Menstruation is one of the most natural and healthy parts of life. In fact in many cultures the first period is celebrated. But menstrual taboos and period shaming have a massive impact on the products we use and how we dispose of them. With the result that they can affect our health, and end up in landfill, on beaches or polluting our oceans for decades.
What’s in my pad?
Did you know that conventional sanitary pads contain a high percentage of plastic? One estimate is that pads are made of up to 90% plastic – another is that a pack of menstrual pads is equivalent to 4 plastic bags.
Tampons have plastic in them too – even in the string – and plastic applicators are made from polyethylene (PE) and polypropylene (PP).
The rest of a pad is made from wood pulp, and tampons are cotton, rayon, or a combination.
Despite the whiter-than-white appearance, and the fact that pads and tampons come individually wrapped, menstrual products are not sterile. They're not classified as medical devices in the UK – so all that plastic packaging is wasteful.
We hear a lot about single-use plastic – straws, plastic bottles, coffee cups and the list goes on. But throw-away menstrual products are adding to the plastic epidemic, made worse by incorrect disposal.
As well as their contribution to plastic pollution, a year's worth of a typical menstrual product impacts on climate too, with a carbon footprint of 5.3kg CO2 equivalent.
Are you a flusher or a binner?
Flushing pads and tampons down the toilet causes sewer blockages. Worse, many pads and tampons end up in the sea and washed up on beaches. It has been estimated that 1.5‐2 billion menstrual items are flushed down Britain’s toilets [PDF] each year. The great majority of these products end up incinerated or in landfill.
Figures from the Marine Conservation Society reveal that on average, 4.8 pieces of menstrual waste are found per 100 metres of beach cleaned. For every 100m of beach, that amounts to 4 pads, panty-liners and backing strips, along with at least one tampon and applicator.
Not really the bucket-and-spade family beach holiday one would hope for.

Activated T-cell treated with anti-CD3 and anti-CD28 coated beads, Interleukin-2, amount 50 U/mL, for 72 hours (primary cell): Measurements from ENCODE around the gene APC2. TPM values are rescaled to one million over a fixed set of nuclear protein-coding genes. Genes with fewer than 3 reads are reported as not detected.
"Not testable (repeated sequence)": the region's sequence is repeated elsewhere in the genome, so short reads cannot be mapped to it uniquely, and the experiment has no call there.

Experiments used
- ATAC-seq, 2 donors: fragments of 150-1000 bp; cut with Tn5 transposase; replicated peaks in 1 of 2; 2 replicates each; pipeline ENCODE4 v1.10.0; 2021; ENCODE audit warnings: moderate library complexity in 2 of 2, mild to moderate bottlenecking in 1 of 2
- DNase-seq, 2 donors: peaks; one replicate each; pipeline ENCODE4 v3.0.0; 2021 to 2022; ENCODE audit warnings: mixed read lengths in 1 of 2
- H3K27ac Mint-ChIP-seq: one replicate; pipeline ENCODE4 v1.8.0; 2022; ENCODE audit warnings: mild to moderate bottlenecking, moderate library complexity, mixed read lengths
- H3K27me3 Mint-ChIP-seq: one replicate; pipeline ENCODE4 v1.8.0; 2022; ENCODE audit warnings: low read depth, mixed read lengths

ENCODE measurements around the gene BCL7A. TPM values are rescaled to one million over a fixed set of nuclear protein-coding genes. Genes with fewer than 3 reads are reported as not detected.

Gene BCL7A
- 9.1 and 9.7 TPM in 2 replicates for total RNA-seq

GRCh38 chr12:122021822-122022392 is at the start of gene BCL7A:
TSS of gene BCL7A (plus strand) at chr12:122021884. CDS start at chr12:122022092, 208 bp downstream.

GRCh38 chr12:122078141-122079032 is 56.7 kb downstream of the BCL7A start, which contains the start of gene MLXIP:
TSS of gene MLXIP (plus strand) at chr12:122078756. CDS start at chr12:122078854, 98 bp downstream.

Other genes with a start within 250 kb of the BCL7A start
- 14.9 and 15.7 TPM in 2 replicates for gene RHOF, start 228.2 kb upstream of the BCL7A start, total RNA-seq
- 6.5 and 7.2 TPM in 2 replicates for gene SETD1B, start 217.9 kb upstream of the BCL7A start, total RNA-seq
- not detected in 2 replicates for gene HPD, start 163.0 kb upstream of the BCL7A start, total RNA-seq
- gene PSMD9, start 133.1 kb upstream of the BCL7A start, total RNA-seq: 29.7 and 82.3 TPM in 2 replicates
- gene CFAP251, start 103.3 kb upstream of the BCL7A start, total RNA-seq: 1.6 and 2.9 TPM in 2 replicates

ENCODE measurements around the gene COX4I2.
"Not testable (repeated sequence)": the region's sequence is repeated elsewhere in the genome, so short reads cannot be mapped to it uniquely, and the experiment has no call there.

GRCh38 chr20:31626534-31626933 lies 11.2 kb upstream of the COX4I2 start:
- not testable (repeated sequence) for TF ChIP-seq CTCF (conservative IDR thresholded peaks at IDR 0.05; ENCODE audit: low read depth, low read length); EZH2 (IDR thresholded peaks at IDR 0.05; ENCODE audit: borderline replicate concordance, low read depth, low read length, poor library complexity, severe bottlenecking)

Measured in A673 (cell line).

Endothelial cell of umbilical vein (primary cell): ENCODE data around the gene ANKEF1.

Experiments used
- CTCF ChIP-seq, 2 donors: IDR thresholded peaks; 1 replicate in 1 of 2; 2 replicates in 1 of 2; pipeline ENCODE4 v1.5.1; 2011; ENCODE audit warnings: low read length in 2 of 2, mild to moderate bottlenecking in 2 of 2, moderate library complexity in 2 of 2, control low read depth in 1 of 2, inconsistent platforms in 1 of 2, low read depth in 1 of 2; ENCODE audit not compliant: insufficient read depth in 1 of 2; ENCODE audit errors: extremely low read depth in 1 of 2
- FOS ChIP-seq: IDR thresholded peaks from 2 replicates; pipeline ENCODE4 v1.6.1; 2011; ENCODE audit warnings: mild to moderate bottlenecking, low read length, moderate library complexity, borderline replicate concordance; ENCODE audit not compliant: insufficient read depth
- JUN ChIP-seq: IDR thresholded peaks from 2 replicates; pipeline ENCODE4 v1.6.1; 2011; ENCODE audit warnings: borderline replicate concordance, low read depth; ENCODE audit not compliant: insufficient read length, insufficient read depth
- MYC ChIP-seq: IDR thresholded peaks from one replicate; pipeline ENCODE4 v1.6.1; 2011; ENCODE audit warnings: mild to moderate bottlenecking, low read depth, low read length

And of course plastic breaks down into smaller and smaller pieces. Microplastics are defined as pieces smaller than 5 milimetres. Microplastics found on our beaches and in the ocean come from 2 sources:
- those intentionally added to consumer products like cosmetics (primary microplastics);
- those that originate from the breakdown of larger plastic items in the ocean or from washing of synthetic fabrics (secondary microplastics).
The average person who menstruates throws away up to 200 kg of menstrual products in their lifetime.
But that’s not the half of it. A recent study from the US found that non-organic rayon-based tampons contained some pretty nasty chemicals – paint stripper to name just one.
Then there’s the chemical absorbers, fillers and lubricants, plus chemical and pesticide residues from the bleaching of cotton and the manufacturing process.
There is very little public information on what's in our menstrual products and even less transparency about additives. This may be because the menstrual products industry basically polices itself.
The sweet smell of chemicals
Walk down any supermarket aisle for feminine care and you'll find hundreds of products aimed at freshening and deodourising.
No other product used to soak up blood has added fragrance, so why just menstrual products? How does this make girls, women and people who menstruate feel about themselves and their bodies?
Synthetic fragrances can be made from a cocktail of up to 3,900 chemicals, according to the Chem Fatale report [PDF]. These can contain chemicals which are carcinogens, allergens, irritants and endocrine-disrupting chemicals (EDCs).
EDCs in particular are a worry [PDF] as they are linked, not only to breast cancer and infertility, but to many other reproductive diseases and disorders such as endometriosis.
Did you talk to your dad about periods?
That was a twitter discussion recently. And this is the point – periods aren’t your usual dinner party conversation. For many they're not even spoken about within the family.
Not talking about periods means it’s difficult to discuss all the issues openly and honestly. Even at schools the conversation is not quite as transparent as it could be.
Women's Environmental Network (WEN) has been contacted by parents concerned that menstrual education is being led by the major manufacturers, like Tampax and Lil-lets, and as a result isn't presented in a balanced way.
Reusable menstrual products have been around for decades, but they've been left in the shadows by their plastic disposable counterparts. This isn't surprising when it’s the big consumer conglomerates that have huge marketing budgets to push their wares.
The fact that the cheapest options are often those with the most potential to damage our health and the planet makes this a social and environmental justice issue: people with the least power have the greatest exposure to dangerous products.
What are your options?
Menstrual cups are not only eco-friendly but can be a real money saver too. Yes, there is an upfront cost, which could be a barrier for many – but the savings over 10 years are significant.
Of course, this isn’t right for everyone – so washable pads or period underwear are other options.
For some, though, tampons and disposable pads are preferable - and that’s where organic and plastic-free options come into play. These have no plastic, aren’t bleached, have no nasties and are biodegradable.
Get tips and discounts on the menstrual products mentioned here, courtesy of the Women's Environmental Network, and enjoy #PeriodswithoutPlastic.